Edit- After reading most of the comments the general consensus is listed below:
1. The unique composite matrix of the concrete used gives it a self-healing property. When cracks form in the concrete, it will naturally seal them.
2. The Pantheon was a very significant structure which led to meticulous maintenance and restorations
3. The Romans didn’t have modern engineering. So they didn’t know exactly how strong they’d have to build the Pantheon to make it last. Their solution was to overbuild the hell out of it.
4. Survivorship bias. There were thousands of buildings constructed by the Romans but very few remain which are the ones we marvel at.
Meticulous mixing, adding of volcanic ash, limestone pieces, and heated when mixed.
There was a paper recently published that talked about it in much better detail. Aparently the limestone pieces in the mix would cause cracks to form there and with the later addition of water would cause a reaction to seal up the cracks.
Anyone who says things like the ancients had “better materials” is just dumbing things down.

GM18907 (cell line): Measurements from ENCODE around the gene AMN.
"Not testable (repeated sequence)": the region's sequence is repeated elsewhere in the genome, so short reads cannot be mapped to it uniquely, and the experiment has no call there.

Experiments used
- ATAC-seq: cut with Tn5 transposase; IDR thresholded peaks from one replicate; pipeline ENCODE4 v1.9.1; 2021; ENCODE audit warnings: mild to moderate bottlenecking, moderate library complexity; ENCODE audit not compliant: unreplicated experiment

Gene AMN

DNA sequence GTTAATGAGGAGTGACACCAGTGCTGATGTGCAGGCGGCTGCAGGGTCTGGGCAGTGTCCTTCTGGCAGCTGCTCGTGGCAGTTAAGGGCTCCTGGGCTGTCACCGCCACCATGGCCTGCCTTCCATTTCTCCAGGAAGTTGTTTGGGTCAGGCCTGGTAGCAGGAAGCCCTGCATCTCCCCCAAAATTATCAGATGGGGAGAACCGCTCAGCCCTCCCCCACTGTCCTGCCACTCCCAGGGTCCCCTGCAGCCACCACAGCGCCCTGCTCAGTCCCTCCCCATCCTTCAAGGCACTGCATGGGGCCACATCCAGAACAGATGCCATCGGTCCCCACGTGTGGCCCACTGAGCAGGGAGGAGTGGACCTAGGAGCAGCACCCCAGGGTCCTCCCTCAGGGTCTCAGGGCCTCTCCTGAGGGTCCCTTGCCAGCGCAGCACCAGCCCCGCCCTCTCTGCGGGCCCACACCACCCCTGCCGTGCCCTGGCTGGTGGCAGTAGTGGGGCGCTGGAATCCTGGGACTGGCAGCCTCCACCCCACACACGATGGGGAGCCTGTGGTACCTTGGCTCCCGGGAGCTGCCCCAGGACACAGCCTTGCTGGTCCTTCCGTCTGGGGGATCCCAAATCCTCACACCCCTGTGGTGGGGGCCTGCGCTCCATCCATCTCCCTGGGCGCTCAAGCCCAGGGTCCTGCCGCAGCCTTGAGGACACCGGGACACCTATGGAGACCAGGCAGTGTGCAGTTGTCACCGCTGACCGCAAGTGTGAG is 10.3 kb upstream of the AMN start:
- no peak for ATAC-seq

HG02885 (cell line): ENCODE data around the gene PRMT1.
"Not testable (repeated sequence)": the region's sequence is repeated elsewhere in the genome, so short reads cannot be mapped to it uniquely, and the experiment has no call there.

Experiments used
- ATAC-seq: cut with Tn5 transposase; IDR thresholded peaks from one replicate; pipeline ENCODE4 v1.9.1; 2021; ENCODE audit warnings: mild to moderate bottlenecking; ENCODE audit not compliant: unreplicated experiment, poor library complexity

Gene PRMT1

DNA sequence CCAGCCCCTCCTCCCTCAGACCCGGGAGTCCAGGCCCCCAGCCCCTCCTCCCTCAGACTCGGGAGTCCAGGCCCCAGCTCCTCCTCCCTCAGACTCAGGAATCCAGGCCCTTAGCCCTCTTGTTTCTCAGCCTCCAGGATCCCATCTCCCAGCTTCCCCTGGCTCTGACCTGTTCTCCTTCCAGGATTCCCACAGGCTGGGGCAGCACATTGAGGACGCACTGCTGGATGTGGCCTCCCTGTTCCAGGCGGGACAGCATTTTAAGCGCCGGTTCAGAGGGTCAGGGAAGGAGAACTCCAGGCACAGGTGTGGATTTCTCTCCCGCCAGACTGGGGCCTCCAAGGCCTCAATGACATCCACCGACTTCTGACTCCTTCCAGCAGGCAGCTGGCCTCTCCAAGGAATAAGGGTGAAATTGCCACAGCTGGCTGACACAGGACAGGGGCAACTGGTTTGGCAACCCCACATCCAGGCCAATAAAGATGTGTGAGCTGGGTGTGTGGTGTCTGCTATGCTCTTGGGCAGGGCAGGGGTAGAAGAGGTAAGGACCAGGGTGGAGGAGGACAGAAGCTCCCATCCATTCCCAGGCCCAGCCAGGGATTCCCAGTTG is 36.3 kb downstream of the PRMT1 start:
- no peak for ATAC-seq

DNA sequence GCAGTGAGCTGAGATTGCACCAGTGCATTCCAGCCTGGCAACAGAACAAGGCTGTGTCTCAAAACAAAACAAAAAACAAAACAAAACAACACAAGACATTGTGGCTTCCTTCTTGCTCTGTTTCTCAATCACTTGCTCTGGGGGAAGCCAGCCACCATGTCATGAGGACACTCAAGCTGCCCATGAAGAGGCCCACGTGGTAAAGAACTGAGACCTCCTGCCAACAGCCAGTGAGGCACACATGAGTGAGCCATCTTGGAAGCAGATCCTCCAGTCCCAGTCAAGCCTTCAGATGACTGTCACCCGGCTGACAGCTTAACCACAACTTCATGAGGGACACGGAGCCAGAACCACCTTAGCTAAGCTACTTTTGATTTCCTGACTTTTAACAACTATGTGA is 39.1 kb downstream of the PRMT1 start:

Is Roman concrete pretty good? Yea. Is it a magical building material? No. Can modern concrete match up to it? Yes.
The real thing is utilization, and maintenance.
For one. The pantheon only has people walking around inside of it. That is SIGNIFICANTLY less load than say, a bridge with semi trucks driving over it constantly. So it’s going to experience much fewer issues than the modern road.
And, it isn’t perfect, hell there was a really big restoration of the pantheon less than 100 years ago that fixed some pretty big cracks. But that’s the thing. For the entire existence of the pantheon, it was a Roman Temple built by emperors. So they had the money and motivation to take really good care of it. And then AFTER that, it became a church. And in that time the Catholic Church had the money and Motivation to take really good care of it.
Any modern structure that is crumbling is not crumbling because we are bad at building things. It is crumbling because no one has the money or motivation to fix it.
If we really wanted to, we could keep ANY building standing for 5,000 years. It would just take the time and effort of keeping it in good shape.
To add to other people’s answers, one thing to note is that Pantheon was a building of special significance, which means it got special attention. There are thousands of structures from that have crumbled a long time ago.
As one of my old engineering professors liked to say—“Anyone can design a bridge that doesn’t fall down. It takes an engineer to build a bridge that BARELY doesn’t fall down.”
The Greeks and Romans over-engineered. They built buildings that lasted 2,000 years longer than the clientele they were supposed to serve.
We could build structures that last that long today, with ease. We choose not to spend exorbitant money and time on creating something that might last 1000% longer than the desired design life.